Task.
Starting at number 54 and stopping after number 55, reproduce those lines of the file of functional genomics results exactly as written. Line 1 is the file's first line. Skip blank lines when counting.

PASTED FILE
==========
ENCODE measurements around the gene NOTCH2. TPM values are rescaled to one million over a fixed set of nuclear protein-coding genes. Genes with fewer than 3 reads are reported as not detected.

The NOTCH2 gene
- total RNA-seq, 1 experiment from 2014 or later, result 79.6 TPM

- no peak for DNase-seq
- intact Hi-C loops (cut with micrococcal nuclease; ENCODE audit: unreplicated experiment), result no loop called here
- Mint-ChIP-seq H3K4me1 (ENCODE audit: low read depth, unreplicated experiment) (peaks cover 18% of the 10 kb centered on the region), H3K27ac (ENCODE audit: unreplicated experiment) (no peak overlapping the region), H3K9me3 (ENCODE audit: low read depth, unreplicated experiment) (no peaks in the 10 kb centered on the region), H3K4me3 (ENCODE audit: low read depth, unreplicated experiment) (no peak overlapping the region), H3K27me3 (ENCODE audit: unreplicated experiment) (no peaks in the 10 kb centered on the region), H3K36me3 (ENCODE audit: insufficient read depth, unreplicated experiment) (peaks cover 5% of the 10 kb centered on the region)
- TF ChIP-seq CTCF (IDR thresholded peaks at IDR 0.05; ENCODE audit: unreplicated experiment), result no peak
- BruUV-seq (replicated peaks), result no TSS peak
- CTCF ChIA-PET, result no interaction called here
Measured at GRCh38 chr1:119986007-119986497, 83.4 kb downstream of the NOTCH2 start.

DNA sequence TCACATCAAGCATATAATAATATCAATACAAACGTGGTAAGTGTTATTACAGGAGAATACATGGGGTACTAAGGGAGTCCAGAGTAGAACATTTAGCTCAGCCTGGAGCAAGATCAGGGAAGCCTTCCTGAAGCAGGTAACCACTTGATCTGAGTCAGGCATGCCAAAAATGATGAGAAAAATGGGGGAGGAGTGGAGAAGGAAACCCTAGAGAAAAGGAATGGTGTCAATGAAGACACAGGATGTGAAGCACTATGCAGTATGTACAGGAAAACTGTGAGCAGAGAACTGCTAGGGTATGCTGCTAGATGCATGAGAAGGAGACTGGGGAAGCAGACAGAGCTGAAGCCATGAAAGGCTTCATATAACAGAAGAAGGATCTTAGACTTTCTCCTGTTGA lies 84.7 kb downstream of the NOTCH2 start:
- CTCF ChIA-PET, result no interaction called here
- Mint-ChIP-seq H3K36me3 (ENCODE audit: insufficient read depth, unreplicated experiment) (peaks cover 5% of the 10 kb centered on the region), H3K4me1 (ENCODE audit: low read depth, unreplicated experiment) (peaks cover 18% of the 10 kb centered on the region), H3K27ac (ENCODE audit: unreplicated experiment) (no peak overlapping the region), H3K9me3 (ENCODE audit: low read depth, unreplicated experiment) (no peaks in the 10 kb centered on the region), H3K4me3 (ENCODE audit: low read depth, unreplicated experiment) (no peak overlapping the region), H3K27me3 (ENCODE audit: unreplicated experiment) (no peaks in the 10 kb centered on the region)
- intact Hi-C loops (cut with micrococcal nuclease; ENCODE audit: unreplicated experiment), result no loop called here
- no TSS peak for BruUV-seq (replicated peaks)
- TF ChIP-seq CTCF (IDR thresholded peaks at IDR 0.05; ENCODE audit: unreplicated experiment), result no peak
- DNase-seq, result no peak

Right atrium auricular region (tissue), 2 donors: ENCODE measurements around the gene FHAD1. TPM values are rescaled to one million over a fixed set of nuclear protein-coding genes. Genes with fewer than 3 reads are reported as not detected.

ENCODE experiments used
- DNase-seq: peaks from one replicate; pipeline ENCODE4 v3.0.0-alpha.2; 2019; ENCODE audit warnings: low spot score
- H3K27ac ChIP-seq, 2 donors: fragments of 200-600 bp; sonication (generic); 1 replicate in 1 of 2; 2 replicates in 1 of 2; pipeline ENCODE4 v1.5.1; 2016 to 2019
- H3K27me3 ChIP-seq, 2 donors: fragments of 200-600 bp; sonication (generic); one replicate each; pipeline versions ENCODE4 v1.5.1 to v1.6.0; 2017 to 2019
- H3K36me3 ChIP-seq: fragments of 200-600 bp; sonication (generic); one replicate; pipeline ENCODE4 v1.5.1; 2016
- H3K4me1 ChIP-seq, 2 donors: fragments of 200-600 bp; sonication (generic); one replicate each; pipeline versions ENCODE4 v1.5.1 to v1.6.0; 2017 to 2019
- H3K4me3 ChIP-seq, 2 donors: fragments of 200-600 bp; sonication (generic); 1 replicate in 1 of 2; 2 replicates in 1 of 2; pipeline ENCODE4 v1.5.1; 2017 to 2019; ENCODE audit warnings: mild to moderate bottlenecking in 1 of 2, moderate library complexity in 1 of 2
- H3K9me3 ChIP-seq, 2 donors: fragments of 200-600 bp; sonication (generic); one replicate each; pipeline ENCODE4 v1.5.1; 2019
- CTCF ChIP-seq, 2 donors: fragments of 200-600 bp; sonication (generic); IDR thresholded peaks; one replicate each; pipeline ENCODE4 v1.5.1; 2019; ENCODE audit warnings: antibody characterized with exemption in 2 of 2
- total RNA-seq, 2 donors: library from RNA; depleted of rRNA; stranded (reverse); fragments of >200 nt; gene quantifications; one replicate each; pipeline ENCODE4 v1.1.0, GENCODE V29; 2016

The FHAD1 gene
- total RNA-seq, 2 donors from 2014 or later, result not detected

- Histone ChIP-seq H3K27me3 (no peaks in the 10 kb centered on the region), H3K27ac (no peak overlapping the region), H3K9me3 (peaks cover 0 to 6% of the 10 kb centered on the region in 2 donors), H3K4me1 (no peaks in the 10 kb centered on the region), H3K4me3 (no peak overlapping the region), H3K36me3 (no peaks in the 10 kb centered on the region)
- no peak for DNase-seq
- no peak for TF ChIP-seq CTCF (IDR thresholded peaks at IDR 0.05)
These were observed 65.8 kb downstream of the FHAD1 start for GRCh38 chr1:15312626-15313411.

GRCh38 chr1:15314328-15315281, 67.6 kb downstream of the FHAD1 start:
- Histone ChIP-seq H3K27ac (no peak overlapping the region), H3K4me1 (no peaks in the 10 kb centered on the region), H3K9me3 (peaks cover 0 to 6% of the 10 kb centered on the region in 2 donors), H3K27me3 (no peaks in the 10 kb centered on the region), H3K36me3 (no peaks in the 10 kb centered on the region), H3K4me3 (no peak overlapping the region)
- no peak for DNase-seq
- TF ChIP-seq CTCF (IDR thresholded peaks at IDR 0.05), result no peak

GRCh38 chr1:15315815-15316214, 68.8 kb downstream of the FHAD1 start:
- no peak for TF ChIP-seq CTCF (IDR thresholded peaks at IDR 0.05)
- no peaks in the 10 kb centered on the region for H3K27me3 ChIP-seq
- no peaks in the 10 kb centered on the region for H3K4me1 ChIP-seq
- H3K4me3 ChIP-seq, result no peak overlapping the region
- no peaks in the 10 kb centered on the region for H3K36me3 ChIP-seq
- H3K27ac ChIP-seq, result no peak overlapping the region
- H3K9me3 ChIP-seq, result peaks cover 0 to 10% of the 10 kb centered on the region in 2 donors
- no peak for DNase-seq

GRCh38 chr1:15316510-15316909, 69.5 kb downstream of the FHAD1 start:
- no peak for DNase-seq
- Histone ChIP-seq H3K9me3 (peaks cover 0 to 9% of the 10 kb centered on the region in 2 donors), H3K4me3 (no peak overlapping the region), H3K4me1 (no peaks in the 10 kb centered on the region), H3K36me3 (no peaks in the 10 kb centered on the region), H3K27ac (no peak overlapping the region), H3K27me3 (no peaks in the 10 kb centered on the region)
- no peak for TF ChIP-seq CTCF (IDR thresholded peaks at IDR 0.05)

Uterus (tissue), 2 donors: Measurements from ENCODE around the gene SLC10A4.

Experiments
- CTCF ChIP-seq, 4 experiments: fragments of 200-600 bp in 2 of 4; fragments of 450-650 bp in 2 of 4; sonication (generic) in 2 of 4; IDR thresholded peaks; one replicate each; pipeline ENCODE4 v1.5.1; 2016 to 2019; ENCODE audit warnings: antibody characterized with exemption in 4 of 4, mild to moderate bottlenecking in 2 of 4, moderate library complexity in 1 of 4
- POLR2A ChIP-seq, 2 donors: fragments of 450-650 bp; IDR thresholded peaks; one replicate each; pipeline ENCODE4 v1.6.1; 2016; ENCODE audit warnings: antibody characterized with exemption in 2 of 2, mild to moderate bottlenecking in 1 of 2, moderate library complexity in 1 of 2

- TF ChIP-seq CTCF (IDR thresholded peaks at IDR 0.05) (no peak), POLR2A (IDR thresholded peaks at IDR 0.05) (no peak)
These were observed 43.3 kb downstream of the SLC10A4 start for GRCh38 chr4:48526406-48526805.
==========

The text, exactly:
- CTCF ChIP-seq, 4 experiments: fragments of 200-600 bp in 2 of 4; fragments of 450-650 bp in 2 of 4; sonication (generic) in 2 of 4; IDR thresholded peaks; one replicate each; pipeline ENCODE4 v1.5.1; 2016 to 2019; ENCODE audit warnings: antibody characterized with exemption in 4 of 4, mild to moderate bottlenecking in 2 of 4, moderate library complexity in 1 of 4
- POLR2A ChIP-seq, 2 donors: fragments of 450-650 bp; IDR thresholded peaks; one replicate each; pipeline ENCODE4 v1.6.1; 2016; ENCODE audit warnings: antibody characterized with exemption in 2 of 2, mild to moderate bottlenecking in 1 of 2, moderate library complexity in 1 of 2